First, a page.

I always run out of time!

image taken from dreamstime.com

Interestingly enough, when the majority of EFL/ESL colleagues reflect on their lessons – especially on teacher training courses, such as the CELTA or the DELTA Module Two, where reflection is part of their assessment – one area seems to ‘rule them all’ as a main weakness: time management.

This tends to be a problem in itself because time is rarely an issue per se; it is a symptom; it is the consequence of a number of things which will remain cloaked in darkness if we don’t dare take our reflection a step further and squeeze our brain to figure out what really didn’t work.

Let’s take a hypothetical scenario of a 45-minute lesson in which the main aim is to help learners practise their gist and intensive reading sub-skills:


The teacher shows the learners a video to get them engaged and elicit the theme of the lesson. Then, the teacher shows the learners the title of a text along with some vocabulary taken from that text. The teacher presents the meaning of the vocabulary and, then, asks the learners to work in pairs and predict the content of the text taking the video, the title, and the lexis into account. The learners start exchanging ideas in pairs. When the learners finish, the teacher invites them to share their answers and a discussion follows. Sounds good so far.

However, when the time to read the text and do the gist and intensive reading activities comes, there is only 15 minutes left in the lesson. So, the learners end up being rushed, and the feedback they get on these activities is poor with the teacher merely giving the learners the correct answers when they make a mistake.

After the lesson has finished, the teacher says that the main problem was time management. So, based on the assumption that time management is the symptom and not the actual problem, let’s look at some possible causes that did not allow the teacher to achieve the aim of this lesson.


Lesson planning (staging an activity):

The teacher may not be aware of the different stages an activity entails and, therefore, they may not know how much time a specific activity is expected to take in the lesson; quite frequently, we underestimate the time learners need to complete an activity because we ignore the steps we need to take to set-up and run an activity effectively.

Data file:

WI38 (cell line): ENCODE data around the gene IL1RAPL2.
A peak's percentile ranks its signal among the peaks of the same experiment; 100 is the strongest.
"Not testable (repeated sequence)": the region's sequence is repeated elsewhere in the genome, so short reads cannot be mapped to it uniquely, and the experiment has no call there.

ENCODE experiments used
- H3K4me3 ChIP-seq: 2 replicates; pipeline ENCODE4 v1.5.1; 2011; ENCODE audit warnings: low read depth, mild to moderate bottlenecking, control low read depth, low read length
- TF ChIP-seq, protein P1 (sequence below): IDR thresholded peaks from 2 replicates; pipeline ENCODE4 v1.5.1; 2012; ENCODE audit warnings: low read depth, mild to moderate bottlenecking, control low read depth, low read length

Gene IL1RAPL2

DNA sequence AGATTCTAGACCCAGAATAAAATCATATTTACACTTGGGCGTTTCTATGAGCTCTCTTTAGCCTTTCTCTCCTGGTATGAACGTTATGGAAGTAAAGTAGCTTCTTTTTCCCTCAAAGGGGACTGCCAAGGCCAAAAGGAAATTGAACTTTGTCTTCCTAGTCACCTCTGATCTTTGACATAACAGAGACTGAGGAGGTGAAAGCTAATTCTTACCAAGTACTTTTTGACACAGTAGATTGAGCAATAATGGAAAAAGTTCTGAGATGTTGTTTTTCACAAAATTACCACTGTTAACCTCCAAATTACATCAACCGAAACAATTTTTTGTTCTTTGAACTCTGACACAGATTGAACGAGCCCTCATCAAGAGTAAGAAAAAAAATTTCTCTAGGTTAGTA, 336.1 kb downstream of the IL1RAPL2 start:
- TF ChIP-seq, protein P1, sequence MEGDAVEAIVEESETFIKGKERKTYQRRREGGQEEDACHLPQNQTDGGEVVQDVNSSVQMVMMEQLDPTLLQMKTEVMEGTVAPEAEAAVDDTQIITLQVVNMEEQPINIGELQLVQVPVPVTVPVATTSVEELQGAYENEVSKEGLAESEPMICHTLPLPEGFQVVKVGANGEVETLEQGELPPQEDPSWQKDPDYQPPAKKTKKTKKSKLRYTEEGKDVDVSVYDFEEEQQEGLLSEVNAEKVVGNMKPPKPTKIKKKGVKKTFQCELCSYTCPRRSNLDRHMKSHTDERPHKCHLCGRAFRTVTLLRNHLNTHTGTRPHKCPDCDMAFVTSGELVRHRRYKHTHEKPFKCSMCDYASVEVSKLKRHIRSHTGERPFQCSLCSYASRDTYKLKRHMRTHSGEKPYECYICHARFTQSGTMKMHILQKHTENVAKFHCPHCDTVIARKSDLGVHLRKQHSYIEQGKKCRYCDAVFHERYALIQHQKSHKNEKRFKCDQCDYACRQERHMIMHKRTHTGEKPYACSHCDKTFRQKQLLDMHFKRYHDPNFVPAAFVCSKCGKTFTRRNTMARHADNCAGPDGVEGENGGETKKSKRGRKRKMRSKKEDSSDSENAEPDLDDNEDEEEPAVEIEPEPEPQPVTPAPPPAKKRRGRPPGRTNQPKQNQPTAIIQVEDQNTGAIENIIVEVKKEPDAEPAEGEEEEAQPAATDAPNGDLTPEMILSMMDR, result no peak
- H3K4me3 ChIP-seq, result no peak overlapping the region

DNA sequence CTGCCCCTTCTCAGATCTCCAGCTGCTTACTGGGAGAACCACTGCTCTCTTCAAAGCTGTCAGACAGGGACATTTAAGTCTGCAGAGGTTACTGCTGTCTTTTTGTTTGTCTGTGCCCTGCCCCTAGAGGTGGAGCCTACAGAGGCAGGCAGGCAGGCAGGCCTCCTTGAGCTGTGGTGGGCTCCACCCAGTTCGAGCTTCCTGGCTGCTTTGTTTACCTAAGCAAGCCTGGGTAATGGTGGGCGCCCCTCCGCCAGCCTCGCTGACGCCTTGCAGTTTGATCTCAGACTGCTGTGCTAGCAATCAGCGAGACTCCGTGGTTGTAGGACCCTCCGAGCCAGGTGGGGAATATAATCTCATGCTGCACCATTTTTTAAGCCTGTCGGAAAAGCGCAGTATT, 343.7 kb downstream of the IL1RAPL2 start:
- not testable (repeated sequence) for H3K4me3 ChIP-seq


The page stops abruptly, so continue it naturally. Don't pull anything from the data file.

Choice of material and activities:

A number of activities may have been redundant. For example, the video in our hypothetical reading lesson above, may have been too lengthy or unnecessary in the course of the lesson. It may have been really enjoyable, of course, but this doesn’t mean that we should include it no matter what.

Not having a clear view of the lesson aim:

The teacher may be unaware of what the main aim is and, therefore, cannot decide which activity matters most; as a result, the teacher cannot make an informed decision as to which activity could be modified or even be completely skipped. Sometimes, we do fall in this trap because there are too many things to focus on in coursebooks.

Class management (poor monitoring):

An activity may carry on for too long because it’s fun and the learners are enjoying it. A teacher may feel that if an activity keeps the learners happy, talking and having a good time, it is enough to deem their lesson successful.

Poor preparation:

The teacher may have forgotten to prepare/organise the appropriate handouts, to turn on the classroom equipment, or check that it works properly, and a number of other things that seem to be too trivial to deal with, but can get in the way of the pace of the lesson and, accumulatively, waste invaluable time.


Lesson planning (staging an activity):

Imagine you have a listening exercise; the audio is two and a half minutes long. How much time do you think it should take? Any answer at this point seems to be arbitrary if we don’t consider the stages involved. For example:

  • Giving instructions (1’)
  • Checking understanding of instructions and clarifying if necessary (30’’)
  • Providing an example (30’’)
  • Giving learners time to familiarise themselves with the activity (1’)
  • Playing the audio: the learners do the activity (2:30mins)
  • Replaying the audio if the learners need to listen to it a second time (2:30mins)
  • Allowing time for the learners to compare their answers in pairs (2’)
  • Doing feedback on the exercise replaying bits of the audio to make sure all learners understood why certain answers were right or wrong (2’-3’)

Suddenly, what initially seemed to be a (more or less) 5-minute activity is now in fact a 10-minute one at best.

Keeping your lessons material-light:

Avoid choosing/designing material to make your lesson as full as possible. Remember the famous ELT aphorism: less is more. Don’t choose material that does not, in one way or another, help the learners achieve the aim of the lesson. Even if you’ve found let’s say a hilarious video, don’t use it if it does not contribute to achieving the aim of the lesson.

Making appropriate decisions in class: